“The Donner Party?”
“Yes, the movie where people froze to death, and the ones who didn’t resorted to cannibalism. See, this is why I shouldn’t watch horror movies. I only remember all the bad parts and… Oh, God. I’m dreaming.” Her hazel eyes widened, and her right hand clapped over her slackened jaw. “I must be dreaming. You’re—you’re Aubry Riley!”
She touched his arm with one gloved finger, as if he were some damn Pillsbury Dough Boy. “You’re really Aubry Riley.”
He should have gone with his instincts and not pulled over. “Did you knock your head or something?”
“No. I’m sorry. It’s just that this is Vermont. Ver. Mont. Nothing ever happens here. I never expected my car to die or that I would meet you.” She unwrapped the scarf from around her neck, and exposed a pale, slim throat. “Here,” she said, handing the scarf to him. “You must be freezing. It’s the least I can do for you helping me out.”
Numbly, he took her scarf and draped it loosely around his neck. The gesture surprised the hell out of him.
“I still can’t—”
Aubry held up his hand. “If it’s anything along the lines of ‘you can’t believe it’s me,’ save it. Why don’t you move away from the hood, so I can check it out?”
She turned to the side, her brow furrowing as she studied the billowing exhaust. “I think it overheated. Or, perhaps underheated. Maybe it’s gone to Car Heaven.”
Car Heaven? This woman couldn’t be for real. “You’re odd.”
“You think so?” A wide, delighted smile appeared on her face.
“It wasn’t meant to be a compliment.”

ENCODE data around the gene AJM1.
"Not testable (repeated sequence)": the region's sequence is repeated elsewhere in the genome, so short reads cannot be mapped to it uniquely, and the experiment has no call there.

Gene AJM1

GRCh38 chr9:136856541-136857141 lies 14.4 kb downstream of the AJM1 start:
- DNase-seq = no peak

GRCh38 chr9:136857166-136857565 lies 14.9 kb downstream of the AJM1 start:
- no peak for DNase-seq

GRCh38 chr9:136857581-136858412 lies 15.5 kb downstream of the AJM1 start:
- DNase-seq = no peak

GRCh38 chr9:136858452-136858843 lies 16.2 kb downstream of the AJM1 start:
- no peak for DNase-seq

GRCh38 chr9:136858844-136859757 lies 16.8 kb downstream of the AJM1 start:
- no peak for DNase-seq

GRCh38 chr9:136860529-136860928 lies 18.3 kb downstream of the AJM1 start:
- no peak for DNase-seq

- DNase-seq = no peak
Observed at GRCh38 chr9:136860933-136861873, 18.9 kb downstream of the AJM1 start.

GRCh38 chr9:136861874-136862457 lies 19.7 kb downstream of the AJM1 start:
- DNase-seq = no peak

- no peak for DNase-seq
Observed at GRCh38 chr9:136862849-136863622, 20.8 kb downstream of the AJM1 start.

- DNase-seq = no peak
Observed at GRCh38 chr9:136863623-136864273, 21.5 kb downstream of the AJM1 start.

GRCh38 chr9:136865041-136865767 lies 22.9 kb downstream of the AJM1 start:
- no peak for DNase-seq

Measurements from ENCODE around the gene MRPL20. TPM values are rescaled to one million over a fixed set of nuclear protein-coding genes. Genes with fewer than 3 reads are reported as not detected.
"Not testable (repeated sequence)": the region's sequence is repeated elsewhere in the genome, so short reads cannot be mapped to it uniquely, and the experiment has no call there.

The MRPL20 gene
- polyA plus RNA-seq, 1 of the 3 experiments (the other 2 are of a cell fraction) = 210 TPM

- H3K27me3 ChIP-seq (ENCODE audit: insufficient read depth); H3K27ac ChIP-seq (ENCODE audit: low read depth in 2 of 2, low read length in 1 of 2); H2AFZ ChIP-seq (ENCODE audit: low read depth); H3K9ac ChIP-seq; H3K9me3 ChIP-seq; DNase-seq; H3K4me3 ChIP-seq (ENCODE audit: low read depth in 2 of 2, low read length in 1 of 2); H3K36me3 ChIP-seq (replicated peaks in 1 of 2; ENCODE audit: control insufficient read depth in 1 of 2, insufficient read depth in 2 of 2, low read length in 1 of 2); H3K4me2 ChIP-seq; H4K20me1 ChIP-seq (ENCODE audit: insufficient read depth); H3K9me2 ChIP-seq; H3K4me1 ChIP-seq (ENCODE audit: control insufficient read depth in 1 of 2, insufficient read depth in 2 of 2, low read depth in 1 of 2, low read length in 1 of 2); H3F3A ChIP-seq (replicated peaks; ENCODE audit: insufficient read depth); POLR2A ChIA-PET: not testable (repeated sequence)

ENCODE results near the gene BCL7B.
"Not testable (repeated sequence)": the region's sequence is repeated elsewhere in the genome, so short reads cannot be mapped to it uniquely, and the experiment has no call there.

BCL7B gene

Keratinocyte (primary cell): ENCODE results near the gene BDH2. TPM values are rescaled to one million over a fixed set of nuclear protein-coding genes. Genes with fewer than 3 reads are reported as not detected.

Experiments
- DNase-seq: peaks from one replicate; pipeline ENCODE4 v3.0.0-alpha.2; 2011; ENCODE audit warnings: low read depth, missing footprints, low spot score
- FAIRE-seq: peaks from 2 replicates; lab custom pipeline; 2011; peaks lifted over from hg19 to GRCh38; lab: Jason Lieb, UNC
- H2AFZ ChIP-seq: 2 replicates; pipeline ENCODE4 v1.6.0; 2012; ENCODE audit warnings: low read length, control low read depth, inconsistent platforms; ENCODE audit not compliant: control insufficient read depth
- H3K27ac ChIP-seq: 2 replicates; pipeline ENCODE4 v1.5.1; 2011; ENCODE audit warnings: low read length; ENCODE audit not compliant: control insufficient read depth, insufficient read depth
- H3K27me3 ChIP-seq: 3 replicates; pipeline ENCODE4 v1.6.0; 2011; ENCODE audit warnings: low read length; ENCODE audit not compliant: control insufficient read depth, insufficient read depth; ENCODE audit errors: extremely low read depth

“It’d be so much worse to be called ordinary or…nice.” Her small, slightly upturned nose scrunched up in distaste. “‘Nice,’” she said with a shudder, “is the kiss of death.”
“Really? All this time I considered ‘odd’ to be the kiss of death.” He popped open the hood of the car and studied it for a few minutes. “It looks like you blew a radiator hose.”
“That’s not good, is it?”
Despite himself, his lips twitched in amusement. “It’s not good.”
“Can I have your—”
“Autograph? Picture?” He straightened and closed the hood. “It’s a blizzard right now, and—”
“I don’t want your autograph. Or picture for that matter. Truth be told, I really don’t like your music. That’s not to say you aren’t talented. I just don’t get all that rock star stuff when you throw things around or wear those tight leather pants.”
This woman was a bad LSD trip. Kookiness didn’t even begin to describe her. She talked way too much and seemed a bit…ditzy. “You really do talk a lot.”
“I know. It’s one of my many faults.” She shivered. “I wanted to ask you for your cell phone so I can call a tow truck. Dead car. Snowstorm. You’re freezing. I’m freezing. Plus, I’m sure you want to get back on the road.”
He reached into the pocket of his jacket and handed over his cell. She soon started talking to someone on the other end of the line.
It gave him the opportunity to study her. She looked to be in her late twenties, possibly early thirties, and was petite; the top of her head barely reached his shoulders. She was bundled up in a huge, puffy jacket, her body hidden from his view. He was curious.
That didn’t mean he was interested.